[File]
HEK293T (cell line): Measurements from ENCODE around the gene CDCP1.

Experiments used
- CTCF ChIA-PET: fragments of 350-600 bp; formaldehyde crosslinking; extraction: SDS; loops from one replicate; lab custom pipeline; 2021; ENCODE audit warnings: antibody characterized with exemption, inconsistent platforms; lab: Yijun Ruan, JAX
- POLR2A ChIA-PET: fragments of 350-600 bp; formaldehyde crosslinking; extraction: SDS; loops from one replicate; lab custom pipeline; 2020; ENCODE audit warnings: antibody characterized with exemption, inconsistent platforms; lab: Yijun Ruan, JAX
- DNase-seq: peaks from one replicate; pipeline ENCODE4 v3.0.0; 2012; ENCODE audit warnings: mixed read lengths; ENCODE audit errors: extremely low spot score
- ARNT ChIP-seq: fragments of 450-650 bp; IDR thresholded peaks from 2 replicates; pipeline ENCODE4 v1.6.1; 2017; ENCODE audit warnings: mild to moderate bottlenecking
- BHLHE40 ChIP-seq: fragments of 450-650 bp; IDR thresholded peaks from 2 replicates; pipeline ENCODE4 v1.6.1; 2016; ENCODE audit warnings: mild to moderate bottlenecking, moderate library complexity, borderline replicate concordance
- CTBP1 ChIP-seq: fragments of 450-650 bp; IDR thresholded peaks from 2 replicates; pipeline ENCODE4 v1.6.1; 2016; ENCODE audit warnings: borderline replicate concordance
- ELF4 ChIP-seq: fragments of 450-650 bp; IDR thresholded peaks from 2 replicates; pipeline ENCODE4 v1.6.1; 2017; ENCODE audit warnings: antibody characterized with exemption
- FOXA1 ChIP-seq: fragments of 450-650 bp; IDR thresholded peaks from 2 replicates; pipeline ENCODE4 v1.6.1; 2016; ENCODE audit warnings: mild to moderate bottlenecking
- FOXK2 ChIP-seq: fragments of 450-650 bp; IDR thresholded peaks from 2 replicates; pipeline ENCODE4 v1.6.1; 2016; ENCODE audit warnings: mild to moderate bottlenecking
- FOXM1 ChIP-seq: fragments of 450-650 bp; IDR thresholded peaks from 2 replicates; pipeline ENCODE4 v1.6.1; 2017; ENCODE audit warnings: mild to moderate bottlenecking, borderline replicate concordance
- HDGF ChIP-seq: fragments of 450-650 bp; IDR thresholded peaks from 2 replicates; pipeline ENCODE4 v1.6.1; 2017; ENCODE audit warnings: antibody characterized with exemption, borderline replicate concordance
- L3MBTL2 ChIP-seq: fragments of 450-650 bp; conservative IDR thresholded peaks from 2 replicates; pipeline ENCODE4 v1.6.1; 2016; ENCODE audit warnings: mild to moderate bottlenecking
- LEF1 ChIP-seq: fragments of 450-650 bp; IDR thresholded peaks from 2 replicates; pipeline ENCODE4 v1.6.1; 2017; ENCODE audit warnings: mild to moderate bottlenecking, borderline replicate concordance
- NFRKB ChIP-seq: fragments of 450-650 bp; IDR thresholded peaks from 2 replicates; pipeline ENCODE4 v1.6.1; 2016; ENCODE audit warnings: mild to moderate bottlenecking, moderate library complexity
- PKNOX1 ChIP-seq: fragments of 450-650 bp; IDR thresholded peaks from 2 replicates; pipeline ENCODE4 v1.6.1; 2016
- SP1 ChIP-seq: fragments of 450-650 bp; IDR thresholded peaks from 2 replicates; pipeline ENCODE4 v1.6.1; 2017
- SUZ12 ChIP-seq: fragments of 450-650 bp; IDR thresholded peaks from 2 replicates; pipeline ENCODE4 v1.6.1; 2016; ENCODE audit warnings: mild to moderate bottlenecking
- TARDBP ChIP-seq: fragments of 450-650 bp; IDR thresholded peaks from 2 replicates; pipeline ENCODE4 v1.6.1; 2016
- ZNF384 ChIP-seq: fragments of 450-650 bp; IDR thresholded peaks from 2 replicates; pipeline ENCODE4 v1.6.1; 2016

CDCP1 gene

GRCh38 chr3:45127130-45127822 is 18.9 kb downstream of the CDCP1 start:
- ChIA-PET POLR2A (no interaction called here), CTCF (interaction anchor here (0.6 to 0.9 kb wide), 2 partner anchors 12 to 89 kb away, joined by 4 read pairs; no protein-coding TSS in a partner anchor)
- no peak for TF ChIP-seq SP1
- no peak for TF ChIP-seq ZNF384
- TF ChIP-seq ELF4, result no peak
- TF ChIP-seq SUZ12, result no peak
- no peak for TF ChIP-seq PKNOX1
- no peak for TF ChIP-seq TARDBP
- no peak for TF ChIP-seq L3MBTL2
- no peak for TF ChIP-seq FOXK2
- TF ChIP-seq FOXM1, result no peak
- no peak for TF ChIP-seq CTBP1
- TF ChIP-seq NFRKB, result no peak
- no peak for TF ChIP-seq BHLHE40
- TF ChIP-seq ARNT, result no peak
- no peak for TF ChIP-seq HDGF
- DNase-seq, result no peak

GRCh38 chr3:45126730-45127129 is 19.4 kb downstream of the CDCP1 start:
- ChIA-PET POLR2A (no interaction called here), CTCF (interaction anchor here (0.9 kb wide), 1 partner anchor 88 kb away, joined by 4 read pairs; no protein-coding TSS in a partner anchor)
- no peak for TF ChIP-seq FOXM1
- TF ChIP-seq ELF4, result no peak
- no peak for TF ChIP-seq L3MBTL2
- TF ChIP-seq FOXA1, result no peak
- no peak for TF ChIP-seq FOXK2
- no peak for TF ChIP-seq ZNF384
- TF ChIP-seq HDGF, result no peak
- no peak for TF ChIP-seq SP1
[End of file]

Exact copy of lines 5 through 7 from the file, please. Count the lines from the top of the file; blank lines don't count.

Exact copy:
- DNase-seq: peaks from one replicate; pipeline ENCODE4 v3.0.0; 2012; ENCODE audit warnings: mixed read lengths; ENCODE audit errors: extremely low spot score
- ARNT ChIP-seq: fragments of 450-650 bp; IDR thresholded peaks from 2 replicates; pipeline ENCODE4 v1.6.1; 2017; ENCODE audit warnings: mild to moderate bottlenecking
- BHLHE40 ChIP-seq: fragments of 450-650 bp; IDR thresholded peaks from 2 replicates; pipeline ENCODE4 v1.6.1; 2016; ENCODE audit warnings: mild to moderate bottlenecking, moderate library complexity, borderline replicate concordance